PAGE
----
Douglas Crockford

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About

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I am a computer programmer. My job is instructing computers to do useful things. At a basic level, this is fun and easy. But as our ambitions increase, the behaviors we are designing and their expression as programs quickly get very complicated. That complexity increases the cost of further development and reduces reliability. Programming is mostly concerned with the management of complexity.

That makes me a sort of efficiency expert. I am constantly looking at the thing in front of me, pondering ways to simplify it. Can I express this thing with fewer rules, and especially, with fewer exceptions? If I can, then the system becomes simpler and easier to understand. When programs become so complex that they go beyond human comprehension, then bugs are an inevitable result.

That is how I look at programming languages, and also how I look at human languages. English is my mother tongue, and there are things about English that I really like, but it also contains weirdnesses and special cases that serve no purpose except to make the language harder to learn and harder to use correctly. These are not the worst things the English have ever done (I'm looking at you, royals) but they are problems, and I think that they should be repaired.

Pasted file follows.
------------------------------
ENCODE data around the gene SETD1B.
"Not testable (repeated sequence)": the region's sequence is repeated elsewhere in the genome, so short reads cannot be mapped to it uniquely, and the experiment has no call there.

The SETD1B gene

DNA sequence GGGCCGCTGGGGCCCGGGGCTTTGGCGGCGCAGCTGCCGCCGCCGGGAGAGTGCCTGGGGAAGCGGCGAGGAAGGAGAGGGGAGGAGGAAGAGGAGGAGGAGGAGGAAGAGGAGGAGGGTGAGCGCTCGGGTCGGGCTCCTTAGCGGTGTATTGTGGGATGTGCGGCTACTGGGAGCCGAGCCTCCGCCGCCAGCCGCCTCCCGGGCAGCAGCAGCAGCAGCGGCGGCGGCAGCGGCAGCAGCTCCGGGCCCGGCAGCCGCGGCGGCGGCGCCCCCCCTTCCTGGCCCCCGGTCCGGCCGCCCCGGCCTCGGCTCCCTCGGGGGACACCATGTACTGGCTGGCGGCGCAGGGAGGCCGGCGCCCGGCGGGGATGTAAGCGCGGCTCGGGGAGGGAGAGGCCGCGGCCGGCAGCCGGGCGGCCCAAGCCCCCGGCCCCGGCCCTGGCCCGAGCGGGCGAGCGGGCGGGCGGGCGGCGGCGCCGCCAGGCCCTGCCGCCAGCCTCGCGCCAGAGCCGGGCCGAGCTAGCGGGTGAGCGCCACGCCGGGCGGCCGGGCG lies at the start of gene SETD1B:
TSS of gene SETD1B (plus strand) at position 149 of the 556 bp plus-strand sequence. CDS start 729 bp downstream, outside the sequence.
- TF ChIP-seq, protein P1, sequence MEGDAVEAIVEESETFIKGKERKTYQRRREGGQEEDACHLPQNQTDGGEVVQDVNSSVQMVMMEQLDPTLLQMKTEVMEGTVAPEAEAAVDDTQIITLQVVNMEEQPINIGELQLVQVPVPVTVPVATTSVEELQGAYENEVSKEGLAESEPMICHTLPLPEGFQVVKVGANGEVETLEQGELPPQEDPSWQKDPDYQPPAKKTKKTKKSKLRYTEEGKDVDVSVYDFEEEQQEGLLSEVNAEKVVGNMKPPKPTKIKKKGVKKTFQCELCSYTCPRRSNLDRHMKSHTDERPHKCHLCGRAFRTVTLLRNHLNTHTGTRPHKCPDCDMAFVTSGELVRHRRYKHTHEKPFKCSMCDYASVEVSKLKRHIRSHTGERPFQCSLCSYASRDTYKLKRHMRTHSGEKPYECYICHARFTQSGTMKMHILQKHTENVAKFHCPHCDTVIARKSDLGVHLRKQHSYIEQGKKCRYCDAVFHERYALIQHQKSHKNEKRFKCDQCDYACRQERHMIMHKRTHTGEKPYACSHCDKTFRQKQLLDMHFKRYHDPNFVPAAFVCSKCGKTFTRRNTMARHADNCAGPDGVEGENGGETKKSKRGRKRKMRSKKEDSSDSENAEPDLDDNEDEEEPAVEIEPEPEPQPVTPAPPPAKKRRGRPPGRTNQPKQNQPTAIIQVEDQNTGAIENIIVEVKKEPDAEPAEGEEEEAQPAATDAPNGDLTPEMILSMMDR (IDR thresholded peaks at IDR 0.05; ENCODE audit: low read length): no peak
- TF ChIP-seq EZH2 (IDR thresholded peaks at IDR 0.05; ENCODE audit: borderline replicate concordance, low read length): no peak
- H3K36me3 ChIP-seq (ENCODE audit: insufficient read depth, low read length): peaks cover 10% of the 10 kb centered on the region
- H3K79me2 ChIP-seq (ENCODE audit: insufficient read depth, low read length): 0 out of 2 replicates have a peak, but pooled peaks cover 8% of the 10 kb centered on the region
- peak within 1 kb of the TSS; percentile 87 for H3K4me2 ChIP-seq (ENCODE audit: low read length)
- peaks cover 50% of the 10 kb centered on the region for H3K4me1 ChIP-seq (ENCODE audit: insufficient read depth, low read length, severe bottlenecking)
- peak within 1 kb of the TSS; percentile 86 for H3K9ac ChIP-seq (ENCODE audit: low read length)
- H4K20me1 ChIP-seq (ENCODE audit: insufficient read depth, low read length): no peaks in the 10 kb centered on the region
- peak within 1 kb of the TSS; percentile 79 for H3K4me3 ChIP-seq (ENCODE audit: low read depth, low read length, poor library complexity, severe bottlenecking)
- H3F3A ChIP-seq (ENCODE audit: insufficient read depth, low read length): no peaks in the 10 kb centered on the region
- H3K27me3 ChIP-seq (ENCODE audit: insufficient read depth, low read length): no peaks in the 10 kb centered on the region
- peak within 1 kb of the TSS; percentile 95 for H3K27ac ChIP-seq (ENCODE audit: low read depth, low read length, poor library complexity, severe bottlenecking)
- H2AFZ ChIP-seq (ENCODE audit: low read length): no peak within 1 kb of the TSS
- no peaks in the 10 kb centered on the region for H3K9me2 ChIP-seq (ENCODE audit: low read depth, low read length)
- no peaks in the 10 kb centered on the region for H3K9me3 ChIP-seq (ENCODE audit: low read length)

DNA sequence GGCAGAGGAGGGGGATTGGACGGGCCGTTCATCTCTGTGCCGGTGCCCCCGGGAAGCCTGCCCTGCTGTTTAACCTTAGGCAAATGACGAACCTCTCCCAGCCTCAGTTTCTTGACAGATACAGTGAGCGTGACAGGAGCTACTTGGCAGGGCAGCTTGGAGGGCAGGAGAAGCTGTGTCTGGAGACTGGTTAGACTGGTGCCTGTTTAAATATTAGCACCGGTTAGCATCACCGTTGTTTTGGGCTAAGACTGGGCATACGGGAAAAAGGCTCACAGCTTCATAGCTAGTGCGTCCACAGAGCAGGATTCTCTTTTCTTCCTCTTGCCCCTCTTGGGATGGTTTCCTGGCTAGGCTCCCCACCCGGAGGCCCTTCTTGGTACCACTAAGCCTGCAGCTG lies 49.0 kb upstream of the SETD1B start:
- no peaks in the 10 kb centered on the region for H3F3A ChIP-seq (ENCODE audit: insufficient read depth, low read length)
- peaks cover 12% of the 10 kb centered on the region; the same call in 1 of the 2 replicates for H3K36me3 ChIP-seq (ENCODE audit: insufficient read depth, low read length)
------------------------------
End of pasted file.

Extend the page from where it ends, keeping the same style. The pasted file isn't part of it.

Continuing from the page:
My recommendations might seems bizarre, but they are quite logical. They look bizarre because they are not what we are used to. They are unconventional. I am not a traditionalist. If there are things that we do that are wrong, then we should stop doing them, even if we have always done wrong. I am always ready to discard tradition to pursue a better way.